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New Arrivals - History

"A ... history of the Kremlin, and of the centuries of Russian elites who have shaped it--and been shaped by it in turn. The Kremlin is the heart of the Russian state, a fortress whose blood-red walls have witnessed more than eight hundred years of political drama and extraordinary violence. It has been the seat of a priestly monarchy and a worldly church; it has served as a crossroads for diplomacy, trade, and espionage; it has survived earthquakes, devastating fires, and at least three revolutions. Its very name is a byword for enduring power"-- Provided by publisher

Details the story of the Jewish experience, tracing it across three millennia, from their beginnings as an ancient tribal people to the opening of the New World in 1492 to the modern day. A tie-in to the PBS and BBC series The Story of the Jews.

"An all-new harrowing maritime tale of the sinking and rescue efforts surrounding the HMS Bounty--the actual replica used in the 1962 remake of the 1935 classic Mutiny on the Bounty--which sank during Hurricane Sandy with sixteen aboard. On Tuesday, October 24, 2012, Captain Robin Walbridge made the fateful decision to sail the HMS Bounty from New London, Connecticut, to St. Petersburg, Florida. Walbridge was well aware that a hurricane was forecast to come up the Eastern seaboard. He explained to his crew of fifteen that the ship would fare better at sea than at port, and that he thought he could sail "around the hurricane." He told the crew that anyone who did not want to come on the voyage could leave the ship and there would be no hard feelings. No one took the captain up on his offer. Four days into the voyage, superstorm Sandy made an almost direct hit on the Bounty. The vessel's pumps could not keep up with the incoming water and a few hours later, in the dark of night, the ship overturned, sending the crew tumbling into the ocean filled with crashing thirty-foot waves. The Coast Guard launched one of most complex and massive rescues in its history, flying two Jayhawk helicopter crews into the hurricane and lowering rescue swimmers into the raging ocean again and again despite the dangers. Ultimately fourteen crew members were rescued; tragically, two members did not survive. Dripping with suspense and vivid high-stakes drama, Rescue of the Bounty is an unforgettable tale about the brutality of nature and the human will to survive"-- Provided by publisher.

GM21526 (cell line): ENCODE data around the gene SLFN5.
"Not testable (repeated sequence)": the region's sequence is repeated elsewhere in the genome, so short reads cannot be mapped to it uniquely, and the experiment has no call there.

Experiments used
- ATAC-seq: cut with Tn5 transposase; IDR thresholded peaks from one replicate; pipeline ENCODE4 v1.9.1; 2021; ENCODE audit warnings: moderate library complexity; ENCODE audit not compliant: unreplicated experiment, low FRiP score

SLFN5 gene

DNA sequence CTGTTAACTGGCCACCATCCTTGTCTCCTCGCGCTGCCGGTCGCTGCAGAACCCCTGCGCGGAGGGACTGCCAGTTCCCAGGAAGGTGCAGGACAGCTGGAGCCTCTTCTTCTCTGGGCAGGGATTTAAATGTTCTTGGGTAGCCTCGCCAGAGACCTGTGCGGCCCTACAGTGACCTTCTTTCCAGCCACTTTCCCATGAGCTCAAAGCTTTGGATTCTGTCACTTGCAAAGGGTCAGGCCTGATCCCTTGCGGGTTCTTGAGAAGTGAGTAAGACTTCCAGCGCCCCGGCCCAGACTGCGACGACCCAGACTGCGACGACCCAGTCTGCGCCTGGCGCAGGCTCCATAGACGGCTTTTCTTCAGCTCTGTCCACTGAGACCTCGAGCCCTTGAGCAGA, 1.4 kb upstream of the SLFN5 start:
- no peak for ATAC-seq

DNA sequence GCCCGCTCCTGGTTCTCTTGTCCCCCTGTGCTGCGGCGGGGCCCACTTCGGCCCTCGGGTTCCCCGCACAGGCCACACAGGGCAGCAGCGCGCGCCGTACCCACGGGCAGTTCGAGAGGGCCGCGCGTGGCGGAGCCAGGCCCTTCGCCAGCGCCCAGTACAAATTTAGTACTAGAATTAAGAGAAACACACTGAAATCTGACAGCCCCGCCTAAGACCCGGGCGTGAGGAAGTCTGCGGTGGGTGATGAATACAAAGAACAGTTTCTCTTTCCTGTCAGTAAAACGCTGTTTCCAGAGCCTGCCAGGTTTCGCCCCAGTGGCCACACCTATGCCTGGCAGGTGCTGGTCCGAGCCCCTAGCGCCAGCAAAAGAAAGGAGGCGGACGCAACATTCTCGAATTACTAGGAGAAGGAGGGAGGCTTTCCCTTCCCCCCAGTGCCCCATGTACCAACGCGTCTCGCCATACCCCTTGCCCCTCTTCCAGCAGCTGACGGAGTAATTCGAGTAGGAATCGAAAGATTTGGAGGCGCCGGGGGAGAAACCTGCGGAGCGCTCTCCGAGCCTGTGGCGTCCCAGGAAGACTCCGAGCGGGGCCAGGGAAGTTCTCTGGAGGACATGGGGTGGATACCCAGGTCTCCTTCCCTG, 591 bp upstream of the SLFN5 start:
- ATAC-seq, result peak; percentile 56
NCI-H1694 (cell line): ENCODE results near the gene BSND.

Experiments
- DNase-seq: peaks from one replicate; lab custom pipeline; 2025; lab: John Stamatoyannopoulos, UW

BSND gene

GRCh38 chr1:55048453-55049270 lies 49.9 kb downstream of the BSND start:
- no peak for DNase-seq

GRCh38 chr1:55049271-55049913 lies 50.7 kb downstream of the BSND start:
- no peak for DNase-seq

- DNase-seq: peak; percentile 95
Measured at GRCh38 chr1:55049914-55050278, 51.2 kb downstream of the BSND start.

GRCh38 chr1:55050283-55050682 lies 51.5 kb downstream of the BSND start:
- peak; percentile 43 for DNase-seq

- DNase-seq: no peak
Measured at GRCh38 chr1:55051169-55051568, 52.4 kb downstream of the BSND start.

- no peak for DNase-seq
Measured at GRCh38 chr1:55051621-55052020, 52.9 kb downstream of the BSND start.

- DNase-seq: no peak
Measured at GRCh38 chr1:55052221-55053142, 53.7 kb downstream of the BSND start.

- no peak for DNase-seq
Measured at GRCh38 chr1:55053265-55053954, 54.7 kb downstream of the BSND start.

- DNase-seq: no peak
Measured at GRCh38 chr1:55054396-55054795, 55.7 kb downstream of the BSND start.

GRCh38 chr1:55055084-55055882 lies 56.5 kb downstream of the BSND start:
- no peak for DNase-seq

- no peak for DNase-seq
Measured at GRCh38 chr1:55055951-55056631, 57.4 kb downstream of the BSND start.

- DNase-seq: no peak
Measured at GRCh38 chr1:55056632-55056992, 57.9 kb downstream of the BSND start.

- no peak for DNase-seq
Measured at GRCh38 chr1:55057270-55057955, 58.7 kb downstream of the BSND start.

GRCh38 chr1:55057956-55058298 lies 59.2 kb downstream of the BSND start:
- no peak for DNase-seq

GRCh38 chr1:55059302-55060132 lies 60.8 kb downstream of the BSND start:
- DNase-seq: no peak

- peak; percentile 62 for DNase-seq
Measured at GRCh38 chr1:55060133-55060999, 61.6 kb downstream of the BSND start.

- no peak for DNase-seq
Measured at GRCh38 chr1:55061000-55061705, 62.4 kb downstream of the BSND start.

Documents the 1810 to 1813 expedition, financed by millionaire John Jacob Astor and encouraged by Thomas Jefferson, to establish Fort Astoria, a trading post on the Columbia River in the Pacific Northwest

Examines the plight of the Cherokee Indians as they were moved from their homes to Indian reservations in Oklahoma on the "Trail of Tears."

"The compelling story of the hunt for Aribert Heim, whose decades-long flight from justice turned a mid-level SS officer and concentration camp doctor into the most wanted Nazi war criminal in the world. Dr. Aribert Heim worked at the Mauthausen concentration camp for only a few months in 1941 but left a horrifying mark on the memories of survivors. According to their testimony, Heim euthanized patients with injections of gasoline into their hearts. He performed surgeries on otherwise healthy people. Some recalled prisoners' skulls set out on his desk to display perfect sets of teeth. In the chaos of the postwar period, Heim was able to slip away from his dark past and establish himself as a reputable doctor in the resort town of Baden-Baden. He was tall, handsome, a bit of a charmer, and quickly settled down with a wife and children in peace and comfort. But certain rare individuals in Germany were unwilling to let Nazi war criminals go unpunished. Among them was a police investigator named Alfred Aedtner, who turned finding Heim into an overriding obsession; his quest took him across Europe and across decades, and into a close alliance with legendary Nazi hunter Simon Wiesenthal. This is the incredible story of how Aribert Heim evaded capture, living in a working-class neighborhood of Cairo, praying in Arabic, beloved by an adopted Muslim family, while inspiring a manhunt that outlived him by many years. He became the "Eternal Nazi," a symbol of Germany's evolving attitude toward the sins of its past, which finally crested in a desire to see justice done at almost any cost" -- Provided by publisher.